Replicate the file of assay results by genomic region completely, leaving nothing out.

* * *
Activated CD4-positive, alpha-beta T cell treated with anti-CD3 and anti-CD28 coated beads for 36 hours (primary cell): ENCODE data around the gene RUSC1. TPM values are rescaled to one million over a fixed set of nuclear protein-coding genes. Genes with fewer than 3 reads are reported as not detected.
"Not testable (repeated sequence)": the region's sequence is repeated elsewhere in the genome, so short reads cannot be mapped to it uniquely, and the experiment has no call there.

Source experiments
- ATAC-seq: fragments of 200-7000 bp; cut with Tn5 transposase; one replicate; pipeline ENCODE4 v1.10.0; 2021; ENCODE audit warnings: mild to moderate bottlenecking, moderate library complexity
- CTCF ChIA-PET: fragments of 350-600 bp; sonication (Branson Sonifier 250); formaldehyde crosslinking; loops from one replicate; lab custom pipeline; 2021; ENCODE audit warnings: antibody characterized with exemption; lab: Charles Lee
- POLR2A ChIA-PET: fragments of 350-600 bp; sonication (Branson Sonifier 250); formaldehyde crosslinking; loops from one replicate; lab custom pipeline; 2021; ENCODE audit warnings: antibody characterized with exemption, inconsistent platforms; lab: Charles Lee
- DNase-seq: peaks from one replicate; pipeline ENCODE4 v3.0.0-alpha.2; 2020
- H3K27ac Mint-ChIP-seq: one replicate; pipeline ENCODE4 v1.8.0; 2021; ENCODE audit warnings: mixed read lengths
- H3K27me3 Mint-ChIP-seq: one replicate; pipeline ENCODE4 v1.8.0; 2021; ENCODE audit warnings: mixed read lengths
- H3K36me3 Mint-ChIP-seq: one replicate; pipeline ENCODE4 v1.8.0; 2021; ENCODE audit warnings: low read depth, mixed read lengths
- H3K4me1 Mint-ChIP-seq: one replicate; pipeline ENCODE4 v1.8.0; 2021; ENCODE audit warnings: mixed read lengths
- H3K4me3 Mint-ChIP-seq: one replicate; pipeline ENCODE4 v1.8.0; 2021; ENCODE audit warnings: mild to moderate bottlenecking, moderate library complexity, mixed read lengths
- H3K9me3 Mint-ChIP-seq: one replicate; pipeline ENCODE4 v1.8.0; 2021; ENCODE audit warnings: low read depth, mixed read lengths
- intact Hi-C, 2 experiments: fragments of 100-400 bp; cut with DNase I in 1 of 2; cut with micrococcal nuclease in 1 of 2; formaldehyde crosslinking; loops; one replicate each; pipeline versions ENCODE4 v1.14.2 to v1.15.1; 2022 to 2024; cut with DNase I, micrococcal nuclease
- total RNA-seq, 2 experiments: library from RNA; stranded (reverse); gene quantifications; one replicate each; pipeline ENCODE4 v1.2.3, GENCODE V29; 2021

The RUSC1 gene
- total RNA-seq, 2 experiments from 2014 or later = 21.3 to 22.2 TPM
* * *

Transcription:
Activated CD4-positive, alpha-beta T cell treated with anti-CD3 and anti-CD28 coated beads for 36 hours (primary cell): ENCODE data around the gene RUSC1. TPM values are rescaled to one million over a fixed set of nuclear protein-coding genes. Genes with fewer than 3 reads are reported as not detected.
"Not testable (repeated sequence)": the region's sequence is repeated elsewhere in the genome, so short reads cannot be mapped to it uniquely, and the experiment has no call there.

Source experiments
- ATAC-seq: fragments of 200-7000 bp; cut with Tn5 transposase; one replicate; pipeline ENCODE4 v1.10.0; 2021; ENCODE audit warnings: mild to moderate bottlenecking, moderate library complexity
- CTCF ChIA-PET: fragments of 350-600 bp; sonication (Branson Sonifier 250); formaldehyde crosslinking; loops from one replicate; lab custom pipeline; 2021; ENCODE audit warnings: antibody characterized with exemption; lab: Charles Lee
- POLR2A ChIA-PET: fragments of 350-600 bp; sonication (Branson Sonifier 250); formaldehyde crosslinking; loops from one replicate; lab custom pipeline; 2021; ENCODE audit warnings: antibody characterized with exemption, inconsistent platforms; lab: Charles Lee
- DNase-seq: peaks from one replicate; pipeline ENCODE4 v3.0.0-alpha.2; 2020
- H3K27ac Mint-ChIP-seq: one replicate; pipeline ENCODE4 v1.8.0; 2021; ENCODE audit warnings: mixed read lengths
- H3K27me3 Mint-ChIP-seq: one replicate; pipeline ENCODE4 v1.8.0; 2021; ENCODE audit warnings: mixed read lengths
- H3K36me3 Mint-ChIP-seq: one replicate; pipeline ENCODE4 v1.8.0; 2021; ENCODE audit warnings: low read depth, mixed read lengths
- H3K4me1 Mint-ChIP-seq: one replicate; pipeline ENCODE4 v1.8.0; 2021; ENCODE audit warnings: mixed read lengths
- H3K4me3 Mint-ChIP-seq: one replicate; pipeline ENCODE4 v1.8.0; 2021; ENCODE audit warnings: mild to moderate bottlenecking, moderate library complexity, mixed read lengths
- H3K9me3 Mint-ChIP-seq: one replicate; pipeline ENCODE4 v1.8.0; 2021; ENCODE audit warnings: low read depth, mixed read lengths
- intact Hi-C, 2 experiments: fragments of 100-400 bp; cut with DNase I in 1 of 2; cut with micrococcal nuclease in 1 of 2; formaldehyde crosslinking; loops; one replicate each; pipeline versions ENCODE4 v1.14.2 to v1.15.1; 2022 to 2024; cut with DNase I, micrococcal nuclease
- total RNA-seq, 2 experiments: library from RNA; stranded (reverse); gene quantifications; one replicate each; pipeline ENCODE4 v1.2.3, GENCODE V29; 2021

The RUSC1 gene
- total RNA-seq, 2 experiments from 2014 or later = 21.3 to 22.2 TPM